so how do i know my "IDR" then? i have a Corally RDX PHI. also, the higher the FDR im guessing it is the more revolutions of the tire per pinion revolution? or something along those lines.
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Old 08-14-2009, 02:38 PM   #6
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Corally RDX Phi - 1.71 (FDR)
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Old 08-14-2009, 02:39 PM   #7
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It should say in the car's manual. Most (all?) of the Phi series has an internal ratio of 2.0.

You are close with your definition of FDR. It is actually the number of revolutions of the motor per revolution of the tires.

Ex. A FDR of 5.2 means the motor will turn 5.2 times by the time the tires turn once.
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Old 08-14-2009, 03:16 PM   #8
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so normally you want to stay within 3-6 FDR? lower the FDR the higher the speed, yes?
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Old 08-14-2009, 03:18 PM   #9
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For the Phi/'09, this also depends on the size of the pulley. The larger Corally Pulleys, 42 teeth, would have an internal gear ratio of 2.0, while the smaller pulleys, 36, are 1.71. In addition, the center pulleys (stock 21 tooth on a Corally) would affect the FDR is changed to say a 17 or 18. Keep that in mind if your going to make a change so you gone burn up your motor.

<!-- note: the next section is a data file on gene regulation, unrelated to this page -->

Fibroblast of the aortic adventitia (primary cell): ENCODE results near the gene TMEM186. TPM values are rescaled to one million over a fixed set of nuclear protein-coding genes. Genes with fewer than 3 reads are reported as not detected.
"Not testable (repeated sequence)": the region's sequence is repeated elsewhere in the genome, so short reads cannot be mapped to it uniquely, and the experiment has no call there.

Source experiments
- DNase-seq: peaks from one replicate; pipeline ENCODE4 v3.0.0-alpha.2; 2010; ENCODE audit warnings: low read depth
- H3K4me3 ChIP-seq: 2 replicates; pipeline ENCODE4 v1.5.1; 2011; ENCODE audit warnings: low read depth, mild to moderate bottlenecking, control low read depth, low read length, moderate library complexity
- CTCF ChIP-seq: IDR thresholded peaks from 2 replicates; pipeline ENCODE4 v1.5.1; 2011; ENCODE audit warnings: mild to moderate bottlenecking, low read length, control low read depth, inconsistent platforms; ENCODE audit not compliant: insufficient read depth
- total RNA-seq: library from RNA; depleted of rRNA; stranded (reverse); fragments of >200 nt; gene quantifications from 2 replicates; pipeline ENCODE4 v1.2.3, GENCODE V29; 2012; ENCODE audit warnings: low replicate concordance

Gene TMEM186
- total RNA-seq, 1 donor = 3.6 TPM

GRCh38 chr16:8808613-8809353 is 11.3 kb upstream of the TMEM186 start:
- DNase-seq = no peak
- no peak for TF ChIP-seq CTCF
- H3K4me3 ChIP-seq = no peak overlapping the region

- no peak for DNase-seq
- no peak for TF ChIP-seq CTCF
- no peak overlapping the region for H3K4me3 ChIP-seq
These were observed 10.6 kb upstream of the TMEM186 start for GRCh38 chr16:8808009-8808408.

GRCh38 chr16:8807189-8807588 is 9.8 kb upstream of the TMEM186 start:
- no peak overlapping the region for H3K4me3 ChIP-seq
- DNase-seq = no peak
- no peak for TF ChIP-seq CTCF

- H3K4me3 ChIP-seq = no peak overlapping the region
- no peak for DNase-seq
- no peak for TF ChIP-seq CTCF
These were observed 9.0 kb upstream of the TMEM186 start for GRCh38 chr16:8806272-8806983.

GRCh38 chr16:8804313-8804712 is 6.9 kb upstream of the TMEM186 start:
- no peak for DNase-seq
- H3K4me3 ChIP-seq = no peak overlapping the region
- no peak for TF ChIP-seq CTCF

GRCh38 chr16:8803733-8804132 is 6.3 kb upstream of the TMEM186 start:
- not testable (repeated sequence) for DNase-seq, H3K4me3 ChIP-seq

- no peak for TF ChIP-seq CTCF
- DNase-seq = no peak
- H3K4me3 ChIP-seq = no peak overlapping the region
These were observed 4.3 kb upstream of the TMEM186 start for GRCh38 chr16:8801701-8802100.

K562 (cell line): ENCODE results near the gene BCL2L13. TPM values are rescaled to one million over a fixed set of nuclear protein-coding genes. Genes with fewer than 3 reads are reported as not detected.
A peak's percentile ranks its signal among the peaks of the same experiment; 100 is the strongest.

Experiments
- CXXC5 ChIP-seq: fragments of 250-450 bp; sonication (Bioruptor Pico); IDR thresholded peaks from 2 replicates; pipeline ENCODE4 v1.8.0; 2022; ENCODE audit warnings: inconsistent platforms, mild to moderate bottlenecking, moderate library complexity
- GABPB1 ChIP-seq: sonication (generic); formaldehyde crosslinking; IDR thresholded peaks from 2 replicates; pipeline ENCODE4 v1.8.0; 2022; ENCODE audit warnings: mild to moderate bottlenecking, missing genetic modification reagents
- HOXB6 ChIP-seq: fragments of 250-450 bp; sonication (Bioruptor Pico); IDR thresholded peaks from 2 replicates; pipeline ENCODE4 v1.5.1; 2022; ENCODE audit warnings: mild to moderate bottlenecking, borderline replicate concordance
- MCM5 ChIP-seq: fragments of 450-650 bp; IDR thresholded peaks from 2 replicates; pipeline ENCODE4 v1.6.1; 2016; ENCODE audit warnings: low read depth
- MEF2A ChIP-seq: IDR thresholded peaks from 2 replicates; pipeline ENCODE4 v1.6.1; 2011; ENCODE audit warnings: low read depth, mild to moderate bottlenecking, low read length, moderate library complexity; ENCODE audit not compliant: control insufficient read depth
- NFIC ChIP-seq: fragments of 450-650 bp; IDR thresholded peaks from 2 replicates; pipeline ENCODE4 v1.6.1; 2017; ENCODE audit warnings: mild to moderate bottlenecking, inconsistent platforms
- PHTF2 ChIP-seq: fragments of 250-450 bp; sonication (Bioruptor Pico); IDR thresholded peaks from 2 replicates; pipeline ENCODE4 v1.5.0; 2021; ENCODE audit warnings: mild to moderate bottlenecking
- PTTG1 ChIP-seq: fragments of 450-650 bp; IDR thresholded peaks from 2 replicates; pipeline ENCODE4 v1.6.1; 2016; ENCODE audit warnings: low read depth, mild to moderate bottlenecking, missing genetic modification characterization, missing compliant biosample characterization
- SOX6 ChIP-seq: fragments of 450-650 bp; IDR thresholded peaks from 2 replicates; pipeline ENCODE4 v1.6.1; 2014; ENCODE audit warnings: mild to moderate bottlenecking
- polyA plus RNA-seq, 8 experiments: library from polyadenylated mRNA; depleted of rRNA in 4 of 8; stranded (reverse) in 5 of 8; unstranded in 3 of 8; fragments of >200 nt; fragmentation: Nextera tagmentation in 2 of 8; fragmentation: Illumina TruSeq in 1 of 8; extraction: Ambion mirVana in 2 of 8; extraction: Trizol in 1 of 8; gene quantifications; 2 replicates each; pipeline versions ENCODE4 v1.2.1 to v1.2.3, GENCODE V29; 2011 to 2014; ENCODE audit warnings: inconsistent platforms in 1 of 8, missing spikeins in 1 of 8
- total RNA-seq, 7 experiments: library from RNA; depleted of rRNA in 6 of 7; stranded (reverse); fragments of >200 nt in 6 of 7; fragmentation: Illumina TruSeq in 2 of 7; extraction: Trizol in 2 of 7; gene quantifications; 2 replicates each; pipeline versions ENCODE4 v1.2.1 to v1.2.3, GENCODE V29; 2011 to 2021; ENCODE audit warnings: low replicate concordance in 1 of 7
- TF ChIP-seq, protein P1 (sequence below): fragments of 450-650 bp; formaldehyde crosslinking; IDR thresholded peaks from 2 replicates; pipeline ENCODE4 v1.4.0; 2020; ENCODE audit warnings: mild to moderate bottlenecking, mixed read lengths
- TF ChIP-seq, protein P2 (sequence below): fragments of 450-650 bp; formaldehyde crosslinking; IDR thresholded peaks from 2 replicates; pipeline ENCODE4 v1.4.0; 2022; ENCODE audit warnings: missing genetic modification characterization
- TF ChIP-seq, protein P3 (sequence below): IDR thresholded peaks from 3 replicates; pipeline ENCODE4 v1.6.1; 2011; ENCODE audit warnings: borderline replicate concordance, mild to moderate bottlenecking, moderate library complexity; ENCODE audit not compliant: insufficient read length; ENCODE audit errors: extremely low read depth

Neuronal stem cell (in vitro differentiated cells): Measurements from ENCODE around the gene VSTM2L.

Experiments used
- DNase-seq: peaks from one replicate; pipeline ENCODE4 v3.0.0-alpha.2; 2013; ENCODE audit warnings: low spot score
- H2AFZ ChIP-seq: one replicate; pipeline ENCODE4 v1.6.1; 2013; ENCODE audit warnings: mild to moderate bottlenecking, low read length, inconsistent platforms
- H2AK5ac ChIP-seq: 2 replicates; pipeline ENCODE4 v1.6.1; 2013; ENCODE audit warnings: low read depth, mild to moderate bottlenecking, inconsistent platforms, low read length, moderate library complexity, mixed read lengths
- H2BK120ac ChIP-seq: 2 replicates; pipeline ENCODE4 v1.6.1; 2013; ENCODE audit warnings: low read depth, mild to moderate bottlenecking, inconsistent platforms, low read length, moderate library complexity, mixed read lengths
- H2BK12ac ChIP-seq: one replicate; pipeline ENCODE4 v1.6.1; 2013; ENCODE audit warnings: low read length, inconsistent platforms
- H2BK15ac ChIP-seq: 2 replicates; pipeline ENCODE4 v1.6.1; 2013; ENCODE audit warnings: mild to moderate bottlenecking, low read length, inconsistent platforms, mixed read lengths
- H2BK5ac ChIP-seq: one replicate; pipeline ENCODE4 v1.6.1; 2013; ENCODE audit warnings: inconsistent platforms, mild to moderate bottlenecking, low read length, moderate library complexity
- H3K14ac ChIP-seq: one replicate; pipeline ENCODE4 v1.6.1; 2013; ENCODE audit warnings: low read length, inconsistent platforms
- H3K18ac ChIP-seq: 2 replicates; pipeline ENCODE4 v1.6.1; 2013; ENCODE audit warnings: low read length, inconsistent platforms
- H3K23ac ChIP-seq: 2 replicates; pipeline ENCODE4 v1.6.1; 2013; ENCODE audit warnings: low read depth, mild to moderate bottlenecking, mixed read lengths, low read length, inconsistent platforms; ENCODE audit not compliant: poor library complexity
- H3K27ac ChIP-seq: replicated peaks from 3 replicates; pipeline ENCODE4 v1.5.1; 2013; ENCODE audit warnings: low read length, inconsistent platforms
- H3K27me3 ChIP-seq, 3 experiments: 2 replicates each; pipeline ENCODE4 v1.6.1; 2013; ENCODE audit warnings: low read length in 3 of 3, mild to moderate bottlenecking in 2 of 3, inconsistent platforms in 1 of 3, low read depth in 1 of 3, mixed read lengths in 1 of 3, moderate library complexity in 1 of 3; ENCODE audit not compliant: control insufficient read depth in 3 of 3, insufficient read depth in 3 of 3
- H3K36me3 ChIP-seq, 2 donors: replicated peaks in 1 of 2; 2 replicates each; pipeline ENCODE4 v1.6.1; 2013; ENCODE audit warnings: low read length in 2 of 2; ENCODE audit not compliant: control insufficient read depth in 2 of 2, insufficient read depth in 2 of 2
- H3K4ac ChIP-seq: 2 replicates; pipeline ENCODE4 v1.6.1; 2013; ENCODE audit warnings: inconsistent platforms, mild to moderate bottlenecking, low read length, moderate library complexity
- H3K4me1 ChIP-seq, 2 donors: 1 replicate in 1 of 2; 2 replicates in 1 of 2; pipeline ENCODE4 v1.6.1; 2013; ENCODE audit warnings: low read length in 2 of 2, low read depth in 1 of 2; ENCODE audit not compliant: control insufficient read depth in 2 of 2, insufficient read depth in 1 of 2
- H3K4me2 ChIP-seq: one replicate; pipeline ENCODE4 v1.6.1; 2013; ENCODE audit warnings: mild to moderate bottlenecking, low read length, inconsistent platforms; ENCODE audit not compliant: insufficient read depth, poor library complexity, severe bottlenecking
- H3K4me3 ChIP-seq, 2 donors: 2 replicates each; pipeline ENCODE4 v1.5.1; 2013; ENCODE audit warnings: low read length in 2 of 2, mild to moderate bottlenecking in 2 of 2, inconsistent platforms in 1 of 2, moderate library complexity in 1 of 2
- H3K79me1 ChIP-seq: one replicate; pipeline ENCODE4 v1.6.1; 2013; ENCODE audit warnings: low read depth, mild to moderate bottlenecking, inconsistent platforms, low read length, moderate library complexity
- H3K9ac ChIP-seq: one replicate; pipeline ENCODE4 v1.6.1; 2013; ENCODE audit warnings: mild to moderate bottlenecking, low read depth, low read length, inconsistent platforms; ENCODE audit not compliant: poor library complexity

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Old 08-14-2009, 03:35 PM   #10
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While I`m not an expert on this I have been lucky enough not to smoke a motor yet..........but there is always tomorrow..
The higher the fdr the more speed/less touque(punch)
the lower the fdr the more torque(punch)/ less speed
When I go to a new track I just ask around and find out what other drivers are running and start with that and just adjust from that to suit my driving style, checking the motor temp every 3 or 4 minutes.

Steve P.
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Old 08-14-2009, 03:37 PM   #11
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One other thing go to www.gearchart.com and print out ratio sheets.


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Old 08-14-2009, 06:56 PM   #12
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Quote:
Originally Posted by samstheman2 View Post